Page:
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Science and communication (Part 2)


Science and communication (Part 1)
David Weatherall Scientist
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One of the other major issues that arises when we’re loosely talking about education is the, is he increasing problem of communication, not just between the profession internally, but between the profession and the public at large. I, I first got involved in thinking about this bit anyway, in the year I was President of the British Association for the Advancement of Science, where you spend an enormous amount of time, at least for a few weeks, in the great Summer meeting, meeting the press or getting mucked about on the "Today" programme. And the, we, we also really came across this problem quite acutely when we were discussing the whole problem for example of animal research at the moment, and the public perception. This is a problem at many levels really, I think in, in medicine it’s been a, I don’t know why doctors have been such variable communicators. They’re now taught communication skills, I’m not sure, with, with actors and this kind of people, peering through kind of one-way windows at them, all that kind of thing. I’m not actually sure well, you can’t measure it, but I don’t think there’s anything, anything really better. What we tried to do with our kids in Oxford was to make sure that they actually spent lots of their teaching time sitting on the wards, talking to sick people and talking to, talking to their families. But the, the current issues are getting so complex, and the public, I get all the press cuttings from the Wellcome every week, anything to do with science or medicine, and a lot of the papers, they’re just bombarded every day with new advice, new genes for this, new genes for that. They’re now being told it’ll, maybe for a few hundred quid or not much more, they’ll be able to have their total genomes done. They read that the great Jim Watson’s recently had his put on, on the web is it? And except for one gene, which he doesn’t want to know, something that might make him an early sufferer from Alzheimer’s, I believe. But otherwise he’s quite happy for the world at large to know. Must be enormously confusing, and the, when we bring it down to the kind of student training level, it seems to me that perhaps by our better teaching of the complexities of human beings, it may make, I mean, hopefully make, the next lot of doctors slightly more humble, and in my experience of being a patient very occasionally, the one great thing that I required was somebody who listened, and I think listening is, and a little bit of humility, and some training, and this is why it’s so important, I think for all medical students to have a little bit of research experience, and the experience of presenting it, and the ability to take something that’s highly complex and put it into a language which is understandable. It is an art, but I think it’s an art that can be taught to some degree.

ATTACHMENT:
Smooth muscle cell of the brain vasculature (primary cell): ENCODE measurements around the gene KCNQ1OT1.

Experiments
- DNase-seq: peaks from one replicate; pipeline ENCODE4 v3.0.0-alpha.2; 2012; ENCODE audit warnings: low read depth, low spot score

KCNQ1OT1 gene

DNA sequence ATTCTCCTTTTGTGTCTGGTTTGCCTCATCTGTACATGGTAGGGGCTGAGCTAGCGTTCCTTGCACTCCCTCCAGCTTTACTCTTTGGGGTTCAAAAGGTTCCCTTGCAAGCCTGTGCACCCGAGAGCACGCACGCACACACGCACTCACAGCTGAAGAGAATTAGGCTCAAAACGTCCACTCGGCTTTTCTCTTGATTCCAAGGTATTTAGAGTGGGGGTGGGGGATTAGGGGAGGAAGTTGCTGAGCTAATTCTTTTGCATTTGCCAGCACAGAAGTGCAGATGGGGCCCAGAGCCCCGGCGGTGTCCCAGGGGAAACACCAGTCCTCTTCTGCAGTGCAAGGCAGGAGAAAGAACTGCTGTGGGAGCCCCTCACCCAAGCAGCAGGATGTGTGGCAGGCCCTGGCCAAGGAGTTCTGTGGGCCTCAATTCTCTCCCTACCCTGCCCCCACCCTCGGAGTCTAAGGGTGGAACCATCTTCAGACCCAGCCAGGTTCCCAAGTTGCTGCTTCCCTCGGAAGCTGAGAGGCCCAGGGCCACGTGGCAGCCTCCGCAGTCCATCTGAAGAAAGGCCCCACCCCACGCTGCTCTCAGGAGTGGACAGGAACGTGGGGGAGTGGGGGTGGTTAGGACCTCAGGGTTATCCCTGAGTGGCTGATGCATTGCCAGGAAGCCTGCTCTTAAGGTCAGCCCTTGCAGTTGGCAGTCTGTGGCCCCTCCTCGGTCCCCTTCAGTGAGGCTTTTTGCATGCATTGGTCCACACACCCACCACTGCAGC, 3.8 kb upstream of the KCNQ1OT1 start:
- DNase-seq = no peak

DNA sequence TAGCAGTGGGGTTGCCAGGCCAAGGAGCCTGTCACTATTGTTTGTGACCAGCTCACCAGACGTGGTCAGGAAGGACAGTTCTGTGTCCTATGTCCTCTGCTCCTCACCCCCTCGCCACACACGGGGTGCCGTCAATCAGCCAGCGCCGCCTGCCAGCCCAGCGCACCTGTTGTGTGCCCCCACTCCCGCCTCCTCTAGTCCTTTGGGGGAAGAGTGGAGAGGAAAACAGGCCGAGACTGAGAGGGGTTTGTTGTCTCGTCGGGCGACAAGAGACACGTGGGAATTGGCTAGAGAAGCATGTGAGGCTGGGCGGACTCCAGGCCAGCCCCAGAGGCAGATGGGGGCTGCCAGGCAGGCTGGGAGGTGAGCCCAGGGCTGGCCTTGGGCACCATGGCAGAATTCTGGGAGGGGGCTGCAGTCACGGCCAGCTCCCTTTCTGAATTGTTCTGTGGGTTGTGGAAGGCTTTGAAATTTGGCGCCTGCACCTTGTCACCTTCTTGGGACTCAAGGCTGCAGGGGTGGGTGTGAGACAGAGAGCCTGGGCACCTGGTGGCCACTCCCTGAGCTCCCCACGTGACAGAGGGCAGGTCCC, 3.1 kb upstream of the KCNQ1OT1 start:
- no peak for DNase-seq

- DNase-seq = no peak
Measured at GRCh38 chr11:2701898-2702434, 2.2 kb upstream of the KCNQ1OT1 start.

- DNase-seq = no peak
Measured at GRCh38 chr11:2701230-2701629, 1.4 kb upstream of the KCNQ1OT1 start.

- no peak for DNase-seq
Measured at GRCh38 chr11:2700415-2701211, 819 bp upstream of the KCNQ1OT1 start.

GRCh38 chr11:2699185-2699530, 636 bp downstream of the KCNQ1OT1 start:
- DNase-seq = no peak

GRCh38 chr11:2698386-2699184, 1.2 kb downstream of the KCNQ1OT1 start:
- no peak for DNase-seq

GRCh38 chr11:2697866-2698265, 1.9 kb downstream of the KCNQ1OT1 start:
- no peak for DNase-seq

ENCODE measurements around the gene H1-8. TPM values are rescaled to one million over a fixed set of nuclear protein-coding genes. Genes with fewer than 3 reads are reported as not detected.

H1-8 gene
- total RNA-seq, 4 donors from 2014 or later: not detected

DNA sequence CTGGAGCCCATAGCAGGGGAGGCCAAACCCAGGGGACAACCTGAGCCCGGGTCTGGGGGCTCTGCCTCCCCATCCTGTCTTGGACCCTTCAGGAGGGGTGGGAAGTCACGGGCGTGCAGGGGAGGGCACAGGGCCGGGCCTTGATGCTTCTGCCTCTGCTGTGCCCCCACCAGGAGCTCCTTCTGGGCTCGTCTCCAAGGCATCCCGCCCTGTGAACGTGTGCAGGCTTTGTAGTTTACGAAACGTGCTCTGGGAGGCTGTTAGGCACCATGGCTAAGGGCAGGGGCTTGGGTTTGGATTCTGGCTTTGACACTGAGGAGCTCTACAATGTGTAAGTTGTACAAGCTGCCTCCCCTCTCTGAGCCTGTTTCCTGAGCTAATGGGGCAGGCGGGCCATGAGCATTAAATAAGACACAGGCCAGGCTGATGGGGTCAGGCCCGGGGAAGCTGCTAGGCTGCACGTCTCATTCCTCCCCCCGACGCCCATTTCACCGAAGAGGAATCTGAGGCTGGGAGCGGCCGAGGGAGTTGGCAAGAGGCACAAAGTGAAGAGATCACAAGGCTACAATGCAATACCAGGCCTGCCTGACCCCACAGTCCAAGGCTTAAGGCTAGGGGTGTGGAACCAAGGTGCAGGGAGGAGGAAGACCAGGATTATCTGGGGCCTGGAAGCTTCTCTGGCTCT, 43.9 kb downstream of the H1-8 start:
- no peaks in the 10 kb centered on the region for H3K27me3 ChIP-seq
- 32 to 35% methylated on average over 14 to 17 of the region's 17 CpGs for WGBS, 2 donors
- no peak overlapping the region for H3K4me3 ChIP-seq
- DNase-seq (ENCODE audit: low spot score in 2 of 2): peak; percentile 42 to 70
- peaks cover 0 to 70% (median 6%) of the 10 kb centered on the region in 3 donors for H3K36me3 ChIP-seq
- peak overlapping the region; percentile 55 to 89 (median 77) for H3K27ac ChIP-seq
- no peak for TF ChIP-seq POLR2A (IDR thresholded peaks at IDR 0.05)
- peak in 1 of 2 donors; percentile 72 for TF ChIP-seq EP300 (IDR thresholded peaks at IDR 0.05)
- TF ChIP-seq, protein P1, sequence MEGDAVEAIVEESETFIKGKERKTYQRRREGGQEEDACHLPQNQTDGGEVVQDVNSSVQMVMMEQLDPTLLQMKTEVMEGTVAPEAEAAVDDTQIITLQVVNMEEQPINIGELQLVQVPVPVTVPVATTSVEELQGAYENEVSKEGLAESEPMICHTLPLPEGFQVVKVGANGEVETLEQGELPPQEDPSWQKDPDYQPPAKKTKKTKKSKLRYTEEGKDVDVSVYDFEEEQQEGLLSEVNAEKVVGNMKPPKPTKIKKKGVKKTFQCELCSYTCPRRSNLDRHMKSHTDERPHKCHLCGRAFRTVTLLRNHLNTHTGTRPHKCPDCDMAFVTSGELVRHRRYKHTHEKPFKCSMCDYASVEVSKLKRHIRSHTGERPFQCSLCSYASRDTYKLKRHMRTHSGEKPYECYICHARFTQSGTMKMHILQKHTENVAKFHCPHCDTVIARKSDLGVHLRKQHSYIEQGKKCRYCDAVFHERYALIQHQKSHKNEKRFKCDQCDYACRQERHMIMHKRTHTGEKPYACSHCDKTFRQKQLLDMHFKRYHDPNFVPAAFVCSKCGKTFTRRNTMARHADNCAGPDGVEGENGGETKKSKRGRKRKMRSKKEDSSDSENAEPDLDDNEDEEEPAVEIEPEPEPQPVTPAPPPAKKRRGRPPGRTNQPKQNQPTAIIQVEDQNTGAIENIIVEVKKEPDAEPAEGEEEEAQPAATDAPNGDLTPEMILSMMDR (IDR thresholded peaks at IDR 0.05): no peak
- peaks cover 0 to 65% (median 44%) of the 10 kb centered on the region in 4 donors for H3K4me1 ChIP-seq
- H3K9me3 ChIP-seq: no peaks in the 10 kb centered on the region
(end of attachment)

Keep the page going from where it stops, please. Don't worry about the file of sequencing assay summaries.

British Scientist Sir David Weatherall (1933-2018) was a world renowned expert on blood diseases, in particular thalassaemias, and used his expertise to help control and prevent these diseases in developing countries. He founded the Institute of Molecular Medicine at Oxford in 1989 and was knighted in 1987.

Listeners: Marcus Pembrey

Marcus Pembrey, now Emeritus, was Professor of Paediatric Genetics at the Institute of Child Health, University College London and consultant clinical geneticist at Great Ormond Street Hospital for Children London. He is a visiting Professor at the University of Bristol UK, where he was the Director of Genetics within the Avon Longitudinal Study of Parents and Children until 2006. A past president of the European Society of Human Genetics, he is also the founding Chairman of the Progress Educational Trust.

Duration: 4 minutes, 8 seconds

Date story recorded: July 2007

Date story went live: 02 June 2008